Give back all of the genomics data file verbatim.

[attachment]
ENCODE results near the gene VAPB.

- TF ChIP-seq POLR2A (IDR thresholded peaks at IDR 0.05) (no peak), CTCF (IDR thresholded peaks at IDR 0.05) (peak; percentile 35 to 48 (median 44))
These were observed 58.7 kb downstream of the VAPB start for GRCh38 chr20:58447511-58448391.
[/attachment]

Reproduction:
ENCODE results near the gene VAPB.

- TF ChIP-seq POLR2A (IDR thresholded peaks at IDR 0.05) (no peak), CTCF (IDR thresholded peaks at IDR 0.05) (peak; percentile 35 to 48 (median 44))
These were observed 58.7 kb downstream of the VAPB start for GRCh38 chr20:58447511-58448391.